Protecting children receiving chemotherapy from hearing loss

Researchers at Ear Science Institute Australia have developed a novel nano-gel therapy to protect children receiving chemotherapy from hearing loss – a common side effect of the cancer treatment.

The project which involves testing the nano-gel in a new study is led out of Ear Science Institute Australia and supported by funding from the Channel 7 Telethon Trust.

A much-needed preventative approach

Lead researcher, Associate Professor Hani Al-Salami, said about half of children who go through chemotherapy will have some degree of permanent hearing loss due to toxicity of the drugs.

“There is currently no proven prevention or cure for this hearing loss, so this new research will test the effectiveness of a nano-gel that is injected into the ear before chemotherapy to prevent the possible side effect of cancer treatment among children,” Associate Professor Al-Salami explained.

“The nano-gel has been developed in partnership with Curtin University by a group of clinicians, pharmaceutical scientists, ENT (ear, nose and throat) surgeons, cochlea physiologists and synthetic chemists using cutting-edge technologies.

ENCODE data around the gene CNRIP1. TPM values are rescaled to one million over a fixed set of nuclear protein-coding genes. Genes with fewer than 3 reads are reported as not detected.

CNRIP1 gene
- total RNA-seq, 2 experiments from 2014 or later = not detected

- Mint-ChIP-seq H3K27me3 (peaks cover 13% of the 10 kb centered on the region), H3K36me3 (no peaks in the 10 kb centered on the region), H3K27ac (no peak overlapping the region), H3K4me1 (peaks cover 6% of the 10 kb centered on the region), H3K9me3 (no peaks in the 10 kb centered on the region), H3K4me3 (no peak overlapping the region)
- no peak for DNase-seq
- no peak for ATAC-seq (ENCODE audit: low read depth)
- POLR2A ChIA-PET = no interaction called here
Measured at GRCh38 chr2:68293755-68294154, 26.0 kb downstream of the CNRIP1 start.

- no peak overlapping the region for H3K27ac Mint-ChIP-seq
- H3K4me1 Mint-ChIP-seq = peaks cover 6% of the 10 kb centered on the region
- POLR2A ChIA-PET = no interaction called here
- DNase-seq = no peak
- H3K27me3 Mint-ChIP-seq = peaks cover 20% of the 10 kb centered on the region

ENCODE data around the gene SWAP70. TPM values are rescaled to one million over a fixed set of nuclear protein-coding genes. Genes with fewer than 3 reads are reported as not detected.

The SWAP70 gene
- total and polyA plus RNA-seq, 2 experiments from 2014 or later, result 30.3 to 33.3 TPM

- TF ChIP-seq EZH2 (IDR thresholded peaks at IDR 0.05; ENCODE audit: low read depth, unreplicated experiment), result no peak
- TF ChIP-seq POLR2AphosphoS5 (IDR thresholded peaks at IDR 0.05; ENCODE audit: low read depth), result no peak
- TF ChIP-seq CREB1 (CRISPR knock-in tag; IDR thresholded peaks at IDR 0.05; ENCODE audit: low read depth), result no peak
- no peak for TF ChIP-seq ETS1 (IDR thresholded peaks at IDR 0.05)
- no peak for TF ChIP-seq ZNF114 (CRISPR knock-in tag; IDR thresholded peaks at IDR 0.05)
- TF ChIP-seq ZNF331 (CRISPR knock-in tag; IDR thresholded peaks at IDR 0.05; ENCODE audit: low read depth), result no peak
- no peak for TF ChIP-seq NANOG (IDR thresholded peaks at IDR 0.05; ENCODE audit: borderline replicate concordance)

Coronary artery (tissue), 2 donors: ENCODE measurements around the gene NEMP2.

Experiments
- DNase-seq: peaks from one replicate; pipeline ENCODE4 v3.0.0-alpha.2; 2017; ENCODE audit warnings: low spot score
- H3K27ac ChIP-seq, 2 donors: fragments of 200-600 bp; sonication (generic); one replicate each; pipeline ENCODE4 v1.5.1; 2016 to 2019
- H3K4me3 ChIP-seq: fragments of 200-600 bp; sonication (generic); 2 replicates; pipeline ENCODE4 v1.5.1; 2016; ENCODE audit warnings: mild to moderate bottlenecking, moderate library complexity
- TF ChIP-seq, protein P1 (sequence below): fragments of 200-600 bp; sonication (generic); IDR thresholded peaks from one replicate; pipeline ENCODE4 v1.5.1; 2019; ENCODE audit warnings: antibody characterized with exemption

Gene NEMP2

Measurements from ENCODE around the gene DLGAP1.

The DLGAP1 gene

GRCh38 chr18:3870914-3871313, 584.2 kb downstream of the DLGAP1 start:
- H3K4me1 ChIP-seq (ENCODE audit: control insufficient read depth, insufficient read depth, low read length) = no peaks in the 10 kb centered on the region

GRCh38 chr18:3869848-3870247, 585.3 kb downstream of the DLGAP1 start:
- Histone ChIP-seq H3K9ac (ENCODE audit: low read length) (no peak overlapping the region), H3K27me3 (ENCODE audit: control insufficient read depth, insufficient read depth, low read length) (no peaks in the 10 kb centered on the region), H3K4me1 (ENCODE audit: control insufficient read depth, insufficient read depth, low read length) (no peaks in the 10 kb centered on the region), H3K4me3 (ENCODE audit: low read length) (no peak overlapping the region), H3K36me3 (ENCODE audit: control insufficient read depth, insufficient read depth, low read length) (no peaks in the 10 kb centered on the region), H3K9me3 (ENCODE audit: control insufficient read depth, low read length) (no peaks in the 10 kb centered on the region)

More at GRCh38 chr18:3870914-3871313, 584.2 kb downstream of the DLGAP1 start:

“Human bile extract is put through specialised systems to produce a gel, which is capable of being injected into the human ear. It can potentially protect children from the side effects of chemotherapy, which targets and destroys cancer tissues and can also kill other healthy tissues resulting in problems including hearing loss.”

Associate Professor Hani Al-Salami in the lab
Associate Professor Hani Al-Salami in the lab

Looking forward

Ear Science Institute Australia CEO, Sandra Bellekom, said it was a very exciting time for ear and hearing medical research in Western Australia.

“The Telethon grant will allow Ear Science to further develop an established and proven nano-gel, improving efficacy and making it safer for use in our children,” Ms Bellekom said.

The Channel 7 Telethon Trust’s support of Ear Science Institute Australia also includes funding for the procurement of a newly developed scanning electron microscope for use in the research, which is capable of micro and nano scale visualisation of critical features of the nano-gel.

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